Police Flexibility Award:  D.C. ROY LEWANDOWSKI wins for being bent enough to be convicted of theft, charged with V.A.T. fraud, and for supplying hard drugs.

Justice Award:  SGT. GERRARD CARROLL for getting the right man. When he shot himself (if in fact it was he) many people felt safe to leave their homes again.

Milk Tray Award: CHIEF SUPT BERNARD TAFFS for giving chocolates and flowers to a family mistakenly raided by armed police.

Professionals In Publicity- Grabbing Award: MARTIN SHAW for actually speaking to Stokey Cokey about his noisy neighbours, and posing menacingly on the front page of the Gazette.

Extreme Loyalty Award: CLLR. MEDLIN LEWIS for spending a whole year in the same party.

Even-Less-Caring-Than-McCafferty Award:  LORD TOMLINSON for deciding we don’t need Barts any-more.

Three-Bags-Full Award:  SIR GEORGE YOUNG for getting the maximum from the Council with the minimum of resistance.

Brown Trousers Award:  JOHN McCAFFERTY for what he does every time he hears the name Larry Lobjoie.

PDF version available here.

Summer on the Estate, 1990

Documentary about the New Kingshold Estate, E9.

Struggles with the Council, the poll tax, squatters, asbestos, the daily grind.

There is also a 1995 follow up to the documentary, which concludes with the demolition of the estate’s tower blocks.

Also a set on flickr documenting the partial demolition of the estate.

Hackney Heckler issue 8, May 1991


All across the borough creepy crawly cockroaches are causing horror for council tenants. Coming out in the dead of night from nooks and crannies in walls and under floor-boards, devouring any food in sight and leaving their sickly sweet smell wherever they crawl. Some tenants have collected them by the bag full to prove to sceptical council officers of their abundance.

Why is it Hackney and not Hampstead these bugs choose to bug we ask? The answer’s plain — sweeping cuts in services, from rubbish collection through to general maintenance are fast turning our estates into slums: a cockroaches’ paradise. The foolish and pathetic bunch of incompetents who are running our council don’t have a clue what it’s like trying to get the most basic of repairs done to our homes. Not surprising really when the majority of them don’t live on estates but own their own homes on the poshest streets in the borough. Cockroaches may be a problem but they don’t bug as half as much as a council so spineless and corrupt as Hackney’s got. With their readiness to impose the Poll Tax without a whimper leading to huge cuts in services, they’ve abandoned any pretence of being “the caring council”. Caring to them means keeping their jobs, balancing the books and toeing the Tory line.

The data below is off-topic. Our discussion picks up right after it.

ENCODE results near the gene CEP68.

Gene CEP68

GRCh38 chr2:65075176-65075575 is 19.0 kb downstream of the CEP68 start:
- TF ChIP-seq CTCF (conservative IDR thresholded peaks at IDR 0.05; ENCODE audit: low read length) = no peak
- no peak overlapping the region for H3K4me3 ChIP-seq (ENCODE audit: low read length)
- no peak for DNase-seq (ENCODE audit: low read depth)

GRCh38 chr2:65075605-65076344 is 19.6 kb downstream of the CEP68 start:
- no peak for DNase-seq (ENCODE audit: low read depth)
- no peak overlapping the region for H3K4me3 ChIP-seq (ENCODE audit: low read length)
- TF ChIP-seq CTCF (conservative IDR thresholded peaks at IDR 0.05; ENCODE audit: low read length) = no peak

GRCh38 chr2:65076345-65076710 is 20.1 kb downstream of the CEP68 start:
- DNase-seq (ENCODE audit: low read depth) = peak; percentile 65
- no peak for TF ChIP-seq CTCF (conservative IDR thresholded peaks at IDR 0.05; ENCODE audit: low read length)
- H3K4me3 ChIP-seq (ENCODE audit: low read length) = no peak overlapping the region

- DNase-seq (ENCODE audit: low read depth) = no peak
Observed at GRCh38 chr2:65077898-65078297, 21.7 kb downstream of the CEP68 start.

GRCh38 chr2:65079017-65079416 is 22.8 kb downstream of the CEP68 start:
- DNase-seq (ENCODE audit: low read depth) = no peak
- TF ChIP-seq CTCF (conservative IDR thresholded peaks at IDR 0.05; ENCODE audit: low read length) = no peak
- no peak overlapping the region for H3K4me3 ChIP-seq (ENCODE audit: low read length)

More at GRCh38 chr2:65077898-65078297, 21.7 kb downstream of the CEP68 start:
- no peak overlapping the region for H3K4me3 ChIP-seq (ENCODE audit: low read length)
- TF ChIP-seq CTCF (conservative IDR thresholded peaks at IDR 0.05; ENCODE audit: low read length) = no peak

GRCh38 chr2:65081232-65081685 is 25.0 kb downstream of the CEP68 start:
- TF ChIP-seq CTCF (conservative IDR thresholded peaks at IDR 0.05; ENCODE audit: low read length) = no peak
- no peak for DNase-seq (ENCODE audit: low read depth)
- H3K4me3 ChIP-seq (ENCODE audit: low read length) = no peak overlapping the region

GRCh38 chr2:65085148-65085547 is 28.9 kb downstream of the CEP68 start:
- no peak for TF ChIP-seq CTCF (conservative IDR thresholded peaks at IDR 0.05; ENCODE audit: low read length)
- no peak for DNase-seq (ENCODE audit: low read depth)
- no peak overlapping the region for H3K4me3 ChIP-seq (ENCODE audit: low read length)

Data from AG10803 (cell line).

Oxford Dictionary: (n) scavengers by nature, cockroaches are a threat to health because of their predilection for drains, sewers and rubbish. They inevitably foul more food than they eat, leaving a trail of excreta and regurgitated material.

But people aren’t being conned so easily. Thousands of tenants are already refusing to pay rent because of inefficient services. This could be extended to an organised rent strike to unite all those who are really sick to death of the council’s mismanagement.

Woodberry Down tenants had the right idea when after years of living without a decent rubbish collection, they got together for a mass dump of rubbish right outside their area housing office. We’d like to suggest a councillors’ front garden next time! A council tenant in Brent who had cockroaches took her council to court and got over £5000 of rent arrears dismissed, setting a legal precedent to anyone with a similar problem to do the same. But in the short term we suggest anyone who has problems with vermin or pests such as cockroaches, slip them in an envelope or parcel and post them off to our present Chair of Housing, Linda Hibberd, for inspection. She lives at the swanky 6 Oakfield Lodge, 37 Kenninghall Road, E5 which, as you can guess, is a far cry from a council flat in Hackney.


• Hubble bubble, toil and trouble! The council embark on their audit this month after being forced to do so by the ombudsman. After three years of creative accounting, McCafferty and Co. will need copious amounts of whitewash to cover their tracks and we eagerly await, the lame excuses, the stern denials and the realisation that public funds have mysteriously disappeared. The report will be ready later this month, so watch this space for further developments.

• When Hitler invaded Poland, first thing he did was seize government records. These details gave him ready access to where the Jewish community were living, and many met their deaths quicker because these documents were available. Consider this before giving any information on the census or any state forms. As part of their policy for some kind of United States of Europe, they want everyone to carry identity cards after 1992. No doubt Poll Tax registrations and census had that in mind too.